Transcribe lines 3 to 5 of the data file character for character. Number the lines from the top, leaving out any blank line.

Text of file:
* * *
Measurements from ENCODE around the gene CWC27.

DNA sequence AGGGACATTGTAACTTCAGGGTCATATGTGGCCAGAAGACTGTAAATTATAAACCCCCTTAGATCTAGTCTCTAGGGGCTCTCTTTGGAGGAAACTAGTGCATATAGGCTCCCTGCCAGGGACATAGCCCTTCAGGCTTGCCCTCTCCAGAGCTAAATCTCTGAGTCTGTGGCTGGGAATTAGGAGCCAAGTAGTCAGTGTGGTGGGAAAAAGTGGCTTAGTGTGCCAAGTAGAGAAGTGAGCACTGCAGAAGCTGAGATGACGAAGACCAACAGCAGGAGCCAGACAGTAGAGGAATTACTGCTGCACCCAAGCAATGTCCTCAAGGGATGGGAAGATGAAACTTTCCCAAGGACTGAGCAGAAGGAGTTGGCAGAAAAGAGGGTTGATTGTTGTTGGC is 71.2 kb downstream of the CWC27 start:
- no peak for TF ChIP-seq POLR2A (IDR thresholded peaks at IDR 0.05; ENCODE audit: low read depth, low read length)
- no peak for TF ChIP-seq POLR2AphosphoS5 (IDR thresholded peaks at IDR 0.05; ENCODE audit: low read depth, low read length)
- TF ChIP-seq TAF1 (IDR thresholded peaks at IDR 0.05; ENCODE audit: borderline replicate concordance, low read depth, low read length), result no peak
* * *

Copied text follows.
- no peak for TF ChIP-seq POLR2A (IDR thresholded peaks at IDR 0.05; ENCODE audit: low read depth, low read length)
- no peak for TF ChIP-seq POLR2AphosphoS5 (IDR thresholded peaks at IDR 0.05; ENCODE audit: low read depth, low read length)
- TF ChIP-seq TAF1 (IDR thresholded peaks at IDR 0.05; ENCODE audit: borderline replicate concordance, low read depth, low read length), result no peak